It didn’t take long for the Union advance to run into the Confederates on the morning of April 15th.
The Confederates were outnumbered and saddle weary from their long ride. The combined Union Infantry and Cavalry units pushed aside the Confederates after a 2 hour skirmish and continued their move to Camden.
Meanwhile, Confederate General Marmaduke, fearing the Union forces would get their hands on the Confederate supplies in Camden, raced to the town and set fire to as much public property as they could. They then withdrew 8 miles southwest of the city.
Union General Rice entered Camden as the sun was setting on April 15th.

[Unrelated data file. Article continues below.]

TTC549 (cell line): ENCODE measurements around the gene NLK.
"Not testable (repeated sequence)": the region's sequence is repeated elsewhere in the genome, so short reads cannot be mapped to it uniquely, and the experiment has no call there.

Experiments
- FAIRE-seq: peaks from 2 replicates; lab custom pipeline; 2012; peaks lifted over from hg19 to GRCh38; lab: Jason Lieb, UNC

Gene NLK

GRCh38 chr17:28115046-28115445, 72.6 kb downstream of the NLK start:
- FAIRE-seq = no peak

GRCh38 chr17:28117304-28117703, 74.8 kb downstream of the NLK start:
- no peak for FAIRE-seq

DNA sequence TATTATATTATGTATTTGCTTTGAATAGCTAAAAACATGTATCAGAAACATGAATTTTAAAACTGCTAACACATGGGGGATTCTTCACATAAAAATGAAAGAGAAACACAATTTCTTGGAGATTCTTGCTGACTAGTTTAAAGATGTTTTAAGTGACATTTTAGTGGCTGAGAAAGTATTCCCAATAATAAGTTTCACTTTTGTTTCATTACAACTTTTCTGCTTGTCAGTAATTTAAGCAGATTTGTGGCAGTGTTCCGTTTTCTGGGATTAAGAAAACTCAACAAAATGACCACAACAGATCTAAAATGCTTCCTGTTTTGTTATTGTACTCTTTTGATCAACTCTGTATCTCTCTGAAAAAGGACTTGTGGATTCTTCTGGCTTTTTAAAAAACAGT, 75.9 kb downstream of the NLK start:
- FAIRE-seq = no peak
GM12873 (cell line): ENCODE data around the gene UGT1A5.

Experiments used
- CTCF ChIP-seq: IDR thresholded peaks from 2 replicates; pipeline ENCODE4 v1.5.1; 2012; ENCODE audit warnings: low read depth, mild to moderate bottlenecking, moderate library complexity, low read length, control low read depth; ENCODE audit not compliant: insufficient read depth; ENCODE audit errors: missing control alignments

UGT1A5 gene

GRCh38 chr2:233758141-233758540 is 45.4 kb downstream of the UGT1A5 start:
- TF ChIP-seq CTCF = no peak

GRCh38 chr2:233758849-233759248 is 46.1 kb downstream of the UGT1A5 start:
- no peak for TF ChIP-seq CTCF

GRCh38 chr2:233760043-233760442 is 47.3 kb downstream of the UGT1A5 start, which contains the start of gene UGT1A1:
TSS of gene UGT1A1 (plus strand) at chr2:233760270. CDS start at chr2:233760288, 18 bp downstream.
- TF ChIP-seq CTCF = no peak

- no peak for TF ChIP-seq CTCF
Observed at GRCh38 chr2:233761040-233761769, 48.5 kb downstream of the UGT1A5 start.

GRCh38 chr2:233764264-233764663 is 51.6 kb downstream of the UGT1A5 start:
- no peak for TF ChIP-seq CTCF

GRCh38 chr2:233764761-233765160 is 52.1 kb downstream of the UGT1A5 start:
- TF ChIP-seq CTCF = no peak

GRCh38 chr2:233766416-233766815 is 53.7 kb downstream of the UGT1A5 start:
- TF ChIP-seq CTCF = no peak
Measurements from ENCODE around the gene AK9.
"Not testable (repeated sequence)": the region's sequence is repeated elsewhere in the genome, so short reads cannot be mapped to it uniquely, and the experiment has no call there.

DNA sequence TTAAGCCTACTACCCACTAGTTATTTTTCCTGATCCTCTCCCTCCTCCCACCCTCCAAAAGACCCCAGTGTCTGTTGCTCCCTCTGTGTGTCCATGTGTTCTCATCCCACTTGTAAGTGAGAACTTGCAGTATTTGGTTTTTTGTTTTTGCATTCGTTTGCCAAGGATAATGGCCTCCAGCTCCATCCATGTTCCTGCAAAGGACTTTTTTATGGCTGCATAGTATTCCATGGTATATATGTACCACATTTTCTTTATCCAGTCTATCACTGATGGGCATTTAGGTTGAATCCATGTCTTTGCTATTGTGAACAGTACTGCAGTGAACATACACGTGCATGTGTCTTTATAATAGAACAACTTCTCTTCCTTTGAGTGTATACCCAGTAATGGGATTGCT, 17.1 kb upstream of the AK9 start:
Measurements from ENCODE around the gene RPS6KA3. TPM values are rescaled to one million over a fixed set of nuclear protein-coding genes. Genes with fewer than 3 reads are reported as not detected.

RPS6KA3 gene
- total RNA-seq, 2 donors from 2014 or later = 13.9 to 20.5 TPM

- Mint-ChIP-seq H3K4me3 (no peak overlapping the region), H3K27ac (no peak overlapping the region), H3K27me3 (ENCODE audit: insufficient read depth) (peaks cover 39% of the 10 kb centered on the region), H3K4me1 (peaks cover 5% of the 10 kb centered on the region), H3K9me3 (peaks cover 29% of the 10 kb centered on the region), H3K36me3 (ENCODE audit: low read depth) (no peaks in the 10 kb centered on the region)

Two events occurred in the Confederate camps late on April 15th.
The first: Price had followed the southern detour around the Union Army and joined General Marmaduke’s Division south of Camden. The Confederates began to block roads out of Camden to the west and to the south. This left the Union Army with only the northern and eastern roads out of Camden, unless they want to get into another fight.
Secondly: Overall Confederate Trans-Mississippi Commander, General Kirby Smith decided he would attack Union General Steele’s Force in Camden, AR. This decision came after his subordinate, General Richard Taylor had defeated the Union Force under General Banks at Mansfield, La (40 miles south of Shreveport, LA) and fought Banks to a standstill at Pleasant Hills, LA (50 miles south of Shreveport, LA).
Confederate General Smith supposedly believed if he could soundly defeat Steele, then he could recapture Little Rock. So, much to the chagrin of Confederate General Richard Taylor, Commander Smith took 3 infantry Divisions and headed northeast toward Arkansas.